Silicon Beach 2016 – “Help before you know you need it?”

September 29, 2016

I’ve been a designer for 20 years this year and now I find myself as the author of a bloody philosophy book? Seriously? I’d Forrest Gumped my way into starting a business that does ’stuff’ with Ai and that’s changed everything I’ve worked so hard to think I knew. We really know very little when we assess what we actually know. I would definitely advocate y’all going out and messing in other peoples sandpits… knock down someone else’s sand-castles and apologise later. Be a trouble-maker!

In my book ‘Hippo – The Human Focused Digital Book’ I’ve tried to answer the questions that Ai threw at me. The fundamental ones – why, why, why? Now, I’m not one of those designers or strategists that liberally dives on the current ‘big thing’ (you know who you are) but I’ve always been a very curious person and shiny things do draw me in – classic Design Magpie-ism. I’m a Human Focused Designer, which is to say, you can shove your use-cases and functions and habit inducing neuro-witchcraft crap. I substitute lists of functions for lists of questions and the only brand or design principle I care about is “how do you want this to make you feel”. I’m interested in what makes us human. I find the term User (even though we are all digital junkies now) quite vile and I truly believe the best experiences are the ones that amplify the very best qualities of our humanity, rather than erode them.

I’m also on a mission to reduce the UK’s male suicide rate by one. Just one. A single life. Nothing hugely ambitious, just one. A bloke called Jim or George or Simon or Francois or something. Men in the UK aged 20 to 49 are now more likely to die from suicide than any other cause of death. Imagine a virus we don’t fully understand, killing men in record numbers. It kills three times as many British men as women, although nothing has adequately explained why. The government confirms that while almost all other leading causes of death are being slowly eroded by medical and social progress, deaths caused by this virus are at their highest for decades. It’s just not right. Simple as that.

I had this theory that maybe we could design something using Ai to help deal with all the macho bullshit that causes the issue, purely because it’s a bit better at processing lots of data-vapour from phones than people are. So we set off to teach an Ai how to offer dudes ‘help before they know they need it’. That was when the philosophy really ate me up – Does the machine literally “understand” me? Or is it merely simulating the ability to understand me? Is it “strong Ai” or is it “weak Ai”. The curiosity of solving the problem (I am a designer) drew me in and led me to a piece of technology (Ai) that might be able to fix a serious problem and suddenly I’m all philosophical.

The Philosopher John Searle rather eloquently observed that; “the appropriately programmed computer with the right inputs and outputs would thereby have a mind in exactly the same sense human beings have minds” which isn’t far off being a fair theory when you think about it. When my business, Nexus, started messing about with some different types of Ai that could be used to talk to men in moments of crisis, we realised there was no essential difference between the roles of the computer and the role of the professional, because when they were both set the task of counselling and supporting a man, each simply followed a program, step-by-step, producing a behaviour which is then interpreted as demonstrating intelligent conversation.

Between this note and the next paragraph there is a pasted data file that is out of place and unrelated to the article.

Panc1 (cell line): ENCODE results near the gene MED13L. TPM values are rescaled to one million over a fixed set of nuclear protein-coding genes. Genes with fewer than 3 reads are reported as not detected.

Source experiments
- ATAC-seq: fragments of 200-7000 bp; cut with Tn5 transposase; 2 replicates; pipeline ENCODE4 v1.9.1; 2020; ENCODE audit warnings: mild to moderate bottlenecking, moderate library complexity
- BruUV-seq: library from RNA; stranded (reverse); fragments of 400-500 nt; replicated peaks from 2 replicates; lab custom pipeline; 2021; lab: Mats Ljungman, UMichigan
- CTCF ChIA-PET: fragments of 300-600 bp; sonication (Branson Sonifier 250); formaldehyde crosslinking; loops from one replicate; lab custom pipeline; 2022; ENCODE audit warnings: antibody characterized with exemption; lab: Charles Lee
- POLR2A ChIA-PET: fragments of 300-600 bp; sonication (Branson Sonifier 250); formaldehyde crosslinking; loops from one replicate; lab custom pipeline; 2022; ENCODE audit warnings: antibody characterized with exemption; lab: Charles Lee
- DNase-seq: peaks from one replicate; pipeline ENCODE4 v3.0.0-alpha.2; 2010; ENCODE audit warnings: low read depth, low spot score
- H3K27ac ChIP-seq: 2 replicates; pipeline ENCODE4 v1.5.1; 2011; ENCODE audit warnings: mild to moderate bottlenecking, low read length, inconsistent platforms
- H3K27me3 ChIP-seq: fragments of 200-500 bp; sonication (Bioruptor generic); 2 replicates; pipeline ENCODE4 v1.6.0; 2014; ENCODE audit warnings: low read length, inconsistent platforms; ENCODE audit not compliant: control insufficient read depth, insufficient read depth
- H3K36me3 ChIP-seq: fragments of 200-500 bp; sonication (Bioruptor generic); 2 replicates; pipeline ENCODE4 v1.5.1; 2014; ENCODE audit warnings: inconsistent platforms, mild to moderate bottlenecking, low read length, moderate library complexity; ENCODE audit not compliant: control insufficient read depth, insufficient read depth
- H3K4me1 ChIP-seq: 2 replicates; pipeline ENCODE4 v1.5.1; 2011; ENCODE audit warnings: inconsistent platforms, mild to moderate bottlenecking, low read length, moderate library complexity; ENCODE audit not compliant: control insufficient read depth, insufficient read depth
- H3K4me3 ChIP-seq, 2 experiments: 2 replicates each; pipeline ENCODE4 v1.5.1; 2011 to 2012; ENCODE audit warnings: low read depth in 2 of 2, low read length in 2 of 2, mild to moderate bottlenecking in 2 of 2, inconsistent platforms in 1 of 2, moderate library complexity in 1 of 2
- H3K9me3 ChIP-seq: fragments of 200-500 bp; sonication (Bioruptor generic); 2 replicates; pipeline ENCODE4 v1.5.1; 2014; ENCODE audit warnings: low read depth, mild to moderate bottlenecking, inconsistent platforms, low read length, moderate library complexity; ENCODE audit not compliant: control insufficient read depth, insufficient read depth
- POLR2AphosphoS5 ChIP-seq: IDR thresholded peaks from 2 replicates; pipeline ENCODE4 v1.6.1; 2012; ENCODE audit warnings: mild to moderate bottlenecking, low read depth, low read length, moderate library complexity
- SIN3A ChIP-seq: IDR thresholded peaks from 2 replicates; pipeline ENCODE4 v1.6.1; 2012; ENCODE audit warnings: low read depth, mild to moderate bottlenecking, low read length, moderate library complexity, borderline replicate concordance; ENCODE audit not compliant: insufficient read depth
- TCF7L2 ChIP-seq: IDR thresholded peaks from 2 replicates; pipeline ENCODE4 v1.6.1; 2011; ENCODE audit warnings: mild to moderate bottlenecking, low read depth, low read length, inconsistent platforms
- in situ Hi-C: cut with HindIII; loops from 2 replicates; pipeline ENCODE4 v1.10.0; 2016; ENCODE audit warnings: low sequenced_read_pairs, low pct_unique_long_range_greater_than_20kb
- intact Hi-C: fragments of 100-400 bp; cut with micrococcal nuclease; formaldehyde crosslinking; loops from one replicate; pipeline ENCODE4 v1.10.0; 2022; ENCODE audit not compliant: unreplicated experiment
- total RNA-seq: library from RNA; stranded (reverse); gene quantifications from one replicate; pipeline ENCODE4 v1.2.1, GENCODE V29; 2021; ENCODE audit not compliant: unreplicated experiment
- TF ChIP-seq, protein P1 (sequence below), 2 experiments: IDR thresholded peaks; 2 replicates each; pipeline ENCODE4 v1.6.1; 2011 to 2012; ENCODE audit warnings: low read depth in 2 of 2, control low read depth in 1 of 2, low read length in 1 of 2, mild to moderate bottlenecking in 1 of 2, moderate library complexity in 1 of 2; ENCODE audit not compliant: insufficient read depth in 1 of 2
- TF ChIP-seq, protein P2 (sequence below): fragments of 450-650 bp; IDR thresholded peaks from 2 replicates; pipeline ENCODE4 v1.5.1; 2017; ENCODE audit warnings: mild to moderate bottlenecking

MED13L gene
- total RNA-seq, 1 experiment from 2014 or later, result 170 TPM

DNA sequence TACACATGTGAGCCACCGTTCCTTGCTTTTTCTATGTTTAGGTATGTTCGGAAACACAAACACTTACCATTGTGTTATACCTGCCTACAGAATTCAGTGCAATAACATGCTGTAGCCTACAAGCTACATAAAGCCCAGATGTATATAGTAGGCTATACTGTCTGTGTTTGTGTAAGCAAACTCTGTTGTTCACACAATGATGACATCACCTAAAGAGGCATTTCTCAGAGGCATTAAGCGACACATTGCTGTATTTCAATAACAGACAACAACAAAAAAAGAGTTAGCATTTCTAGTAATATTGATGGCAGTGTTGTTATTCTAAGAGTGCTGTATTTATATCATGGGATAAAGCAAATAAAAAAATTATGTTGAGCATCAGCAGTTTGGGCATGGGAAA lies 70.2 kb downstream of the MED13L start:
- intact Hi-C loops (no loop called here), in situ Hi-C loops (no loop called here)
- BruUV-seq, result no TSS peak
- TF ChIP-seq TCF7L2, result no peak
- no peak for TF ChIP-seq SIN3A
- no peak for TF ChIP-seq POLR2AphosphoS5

It gets even stranger – We asked 230 men to talk to our bot for a few weeks so we could study how they used it. I may have told a little porky and let half of them think it was chat controlled by a person (“like a puppet”), while the other half were told it was computer-controlled (“fully-automated”) and there was no human on the other end. The guys who thought they were talking to a computer tended to engage in less “impression management” and also displayed emotions like sadness more intensely and they also said they felt less afraid to disclose personal details about themselves than those who talked with the supposedly human-controlled program. That was never meant to happen of course. What a brilliant time to be knocking down sand-castles.

As our devices come to understand those that they serve, the need for a physical interface diminishes. Suddenly, it’s not about designing the next technological advance any more. Instead, we’re interacting in a way that’s not tied to a single device or location, but we are building a relationship with the machine that learns to understand us and help us understand us. To know thyself has been the mission of every culture, bible, philosophical school, existential dream, impressionist’s great journey. From Van Gough and Dali to Nietzsche and Hemingway, Jesus and Buddha to Mohammed and Yoda, people have studied the self, at all angles, upside down and inside out. Who am I, what am I? We have asked again and again and again. All tech is going to do is help contribute to the discussion, and in doing so it will help us realise more about who we are and what we are and what we are not. It will help us access the greater reality that Plato showed we can all reach for, if only we are prepared to stand… and leave the cave.

Moral of this rant – Being curious made me talk to a machine. When the machine answered, I understood a little bit more about myself than I ever thought possible. So don’t jump on bandwagons, that’s so passe, just keep an open mind, that’s a lot of fun. It’s helping me save a single life and it’s helped me write a book. That’s not bad now, is it?

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